This article is a piece in a series of articles about out what each style of meditation ‘does’ for the mind.
Many people want to know, ‘but, which style of meditation is right for me?’
Here’s the answer in a nutshell: The meditation that you do is better than the meditation practice that is ideally recommended by top coaches and CEOs.
We all differ in our ability to focus and clear the mind. Meditation is simply focusing and clearing the mind.
The meditation style that helps you ‘feel’ better, calmer and clearer in the mind is the right one for you. Even if it means sitting with your teacher and just feeling calm because she exudes calmness and peace. Don’t stop thinking! Instead practice meditation.
Maybe that is what you need right now and that is ‘good enough’. Instead of wanting to be perfectly transcended, focus on noticing your mind. Even a little bit of meditation adds up pretty fast.
Vipassana is a style of meditation taught by the Buddha (the master of enlightenment as it were). It requires concentration and focus and that ability strengthens over time with the practice. Instead of distracting the mind from unpleasant feelings and judgements, Vipassana shows the mirror to the mind to correct itself. Ever noticed what happens when you look into a physical mirror? That’s what happens energetically when you practice Vipassana.
If you don’t approach your negative, fallible side with loving kindness, Vipassana can give some terror. Here you are, trying your best to be happy, and there’s the mind beneath the surface and it says how sad you actually feel, how angry you were in that minute, and how plain uncomfortable you are with feeling all this.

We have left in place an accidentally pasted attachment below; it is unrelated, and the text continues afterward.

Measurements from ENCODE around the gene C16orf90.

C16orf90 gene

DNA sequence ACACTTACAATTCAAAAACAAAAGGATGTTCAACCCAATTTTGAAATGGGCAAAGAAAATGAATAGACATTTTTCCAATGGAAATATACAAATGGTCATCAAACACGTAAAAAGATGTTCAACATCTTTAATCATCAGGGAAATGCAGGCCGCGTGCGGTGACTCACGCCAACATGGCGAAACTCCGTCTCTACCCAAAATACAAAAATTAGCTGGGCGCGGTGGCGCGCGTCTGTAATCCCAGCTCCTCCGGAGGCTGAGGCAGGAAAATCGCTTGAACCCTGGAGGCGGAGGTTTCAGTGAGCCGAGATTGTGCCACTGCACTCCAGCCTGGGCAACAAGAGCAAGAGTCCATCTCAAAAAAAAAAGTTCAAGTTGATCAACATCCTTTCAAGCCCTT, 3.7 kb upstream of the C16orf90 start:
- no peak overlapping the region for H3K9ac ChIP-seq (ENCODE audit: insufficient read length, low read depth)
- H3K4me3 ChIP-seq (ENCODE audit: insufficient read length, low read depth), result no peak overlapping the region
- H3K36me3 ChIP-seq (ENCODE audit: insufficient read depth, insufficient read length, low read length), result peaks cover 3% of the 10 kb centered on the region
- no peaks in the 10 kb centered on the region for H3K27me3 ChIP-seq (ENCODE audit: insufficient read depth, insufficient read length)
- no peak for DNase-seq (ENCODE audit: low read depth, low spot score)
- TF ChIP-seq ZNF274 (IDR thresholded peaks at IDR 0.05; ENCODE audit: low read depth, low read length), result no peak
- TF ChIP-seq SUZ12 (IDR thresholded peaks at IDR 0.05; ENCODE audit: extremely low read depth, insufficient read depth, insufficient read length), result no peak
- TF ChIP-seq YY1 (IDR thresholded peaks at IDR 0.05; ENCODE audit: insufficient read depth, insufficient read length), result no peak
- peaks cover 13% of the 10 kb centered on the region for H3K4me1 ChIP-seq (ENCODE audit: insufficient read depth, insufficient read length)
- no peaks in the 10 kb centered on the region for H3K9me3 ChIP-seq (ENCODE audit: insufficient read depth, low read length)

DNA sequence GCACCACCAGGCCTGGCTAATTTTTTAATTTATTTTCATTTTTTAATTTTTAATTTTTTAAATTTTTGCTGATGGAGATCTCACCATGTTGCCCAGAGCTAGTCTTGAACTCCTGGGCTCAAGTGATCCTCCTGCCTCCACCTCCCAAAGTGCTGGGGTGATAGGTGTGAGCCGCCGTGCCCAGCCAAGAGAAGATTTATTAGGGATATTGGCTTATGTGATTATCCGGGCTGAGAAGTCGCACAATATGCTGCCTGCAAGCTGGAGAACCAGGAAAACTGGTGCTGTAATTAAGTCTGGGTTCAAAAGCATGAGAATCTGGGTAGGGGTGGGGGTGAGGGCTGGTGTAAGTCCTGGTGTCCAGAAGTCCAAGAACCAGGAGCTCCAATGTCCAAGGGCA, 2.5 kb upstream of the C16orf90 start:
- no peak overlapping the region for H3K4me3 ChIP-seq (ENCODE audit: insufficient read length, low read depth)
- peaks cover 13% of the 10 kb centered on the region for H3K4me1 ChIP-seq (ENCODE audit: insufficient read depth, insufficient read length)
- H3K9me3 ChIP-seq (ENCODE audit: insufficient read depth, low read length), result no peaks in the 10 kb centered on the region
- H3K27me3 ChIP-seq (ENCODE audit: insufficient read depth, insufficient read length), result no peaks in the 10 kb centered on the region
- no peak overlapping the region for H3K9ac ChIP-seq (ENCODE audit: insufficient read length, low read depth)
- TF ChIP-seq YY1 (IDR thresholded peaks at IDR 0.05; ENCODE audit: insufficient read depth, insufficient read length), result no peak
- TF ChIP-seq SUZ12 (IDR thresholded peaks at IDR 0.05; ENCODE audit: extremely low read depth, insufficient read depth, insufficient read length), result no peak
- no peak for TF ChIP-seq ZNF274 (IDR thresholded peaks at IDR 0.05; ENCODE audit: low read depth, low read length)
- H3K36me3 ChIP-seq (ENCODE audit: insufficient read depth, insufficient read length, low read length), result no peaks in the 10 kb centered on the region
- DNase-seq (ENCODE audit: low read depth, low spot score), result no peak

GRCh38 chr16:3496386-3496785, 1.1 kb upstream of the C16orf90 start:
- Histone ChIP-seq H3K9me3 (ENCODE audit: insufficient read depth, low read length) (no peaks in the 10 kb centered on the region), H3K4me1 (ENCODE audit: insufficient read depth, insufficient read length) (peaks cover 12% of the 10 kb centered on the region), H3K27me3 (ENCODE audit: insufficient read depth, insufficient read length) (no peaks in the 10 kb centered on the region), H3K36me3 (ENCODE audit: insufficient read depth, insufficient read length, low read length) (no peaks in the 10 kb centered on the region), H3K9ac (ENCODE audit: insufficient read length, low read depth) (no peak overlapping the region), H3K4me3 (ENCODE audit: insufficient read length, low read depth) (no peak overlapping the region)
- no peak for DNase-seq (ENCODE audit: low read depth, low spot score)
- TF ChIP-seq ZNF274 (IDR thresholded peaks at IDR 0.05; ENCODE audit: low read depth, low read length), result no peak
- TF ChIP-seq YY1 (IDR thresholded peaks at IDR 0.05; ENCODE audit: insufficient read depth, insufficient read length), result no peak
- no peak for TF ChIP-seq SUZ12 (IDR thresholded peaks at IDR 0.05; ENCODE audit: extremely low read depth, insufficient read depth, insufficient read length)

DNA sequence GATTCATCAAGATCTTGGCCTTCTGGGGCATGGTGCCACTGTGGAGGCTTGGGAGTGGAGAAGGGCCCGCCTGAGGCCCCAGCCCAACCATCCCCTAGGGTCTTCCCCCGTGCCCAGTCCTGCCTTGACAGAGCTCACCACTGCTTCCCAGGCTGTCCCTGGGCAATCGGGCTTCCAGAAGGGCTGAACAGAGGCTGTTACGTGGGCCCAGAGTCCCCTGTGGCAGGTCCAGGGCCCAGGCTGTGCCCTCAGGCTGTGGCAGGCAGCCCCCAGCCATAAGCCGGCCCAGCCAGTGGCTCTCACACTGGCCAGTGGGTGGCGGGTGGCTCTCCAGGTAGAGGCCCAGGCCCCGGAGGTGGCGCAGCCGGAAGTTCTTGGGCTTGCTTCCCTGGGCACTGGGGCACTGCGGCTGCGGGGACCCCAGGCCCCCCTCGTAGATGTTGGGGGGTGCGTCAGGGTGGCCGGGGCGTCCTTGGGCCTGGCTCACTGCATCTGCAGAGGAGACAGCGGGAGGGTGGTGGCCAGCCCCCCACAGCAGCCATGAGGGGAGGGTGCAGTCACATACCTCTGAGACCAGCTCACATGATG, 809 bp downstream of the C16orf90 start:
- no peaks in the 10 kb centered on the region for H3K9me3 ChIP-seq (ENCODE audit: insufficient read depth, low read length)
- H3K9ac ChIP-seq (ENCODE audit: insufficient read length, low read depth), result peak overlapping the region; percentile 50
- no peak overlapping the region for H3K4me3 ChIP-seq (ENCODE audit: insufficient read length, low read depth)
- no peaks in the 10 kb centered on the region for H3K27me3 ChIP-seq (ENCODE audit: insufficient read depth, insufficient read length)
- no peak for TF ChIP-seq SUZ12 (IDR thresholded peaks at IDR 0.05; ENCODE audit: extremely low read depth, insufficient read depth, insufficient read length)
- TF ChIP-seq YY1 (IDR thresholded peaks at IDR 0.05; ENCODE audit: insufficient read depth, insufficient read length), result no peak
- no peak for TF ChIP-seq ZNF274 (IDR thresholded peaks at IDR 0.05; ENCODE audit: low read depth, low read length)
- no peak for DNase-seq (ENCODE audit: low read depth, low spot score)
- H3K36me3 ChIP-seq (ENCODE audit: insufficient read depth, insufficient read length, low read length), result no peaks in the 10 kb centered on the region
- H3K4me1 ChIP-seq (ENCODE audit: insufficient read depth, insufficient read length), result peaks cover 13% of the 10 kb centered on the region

Sometimes people start crying. That’s the good news, because it means you were able to feel something that wanted to be felt and acknowledged. It isn’t about you, but about a feeling that you had. Other times looking at what they actually feel can mean wanting to run very fast and hard in the other direction to the addiction. The addiction could be anything, from religious suppression to infatuations. Stay here, the wave passes, leaving you feeling wonderful. Every time you notice how strong you really are, you get stronger also. That’s how the mind works—through validation and attention.
Most of us live in a constant state of infatuation or revulsion. Either you ‘love’ someone or you ‘hate’ them. This is common among all humans. It isn’t good for us to have such swings in feelings dictating our life. Therefore we need meditation. Meditation is meant to empty the mind of all thoughts whether revulsion or infatuation. In the gap or the silence between thoughts we learn to connect to the witness or the observer mind. With regular practice, the observer becomes more and more identified with your concept of yourself. It also helps enhance your focus and acts like a tune up your brain, and that means thinking longer and deeper about a problem and not giving up. It is great for geeks of all ilks!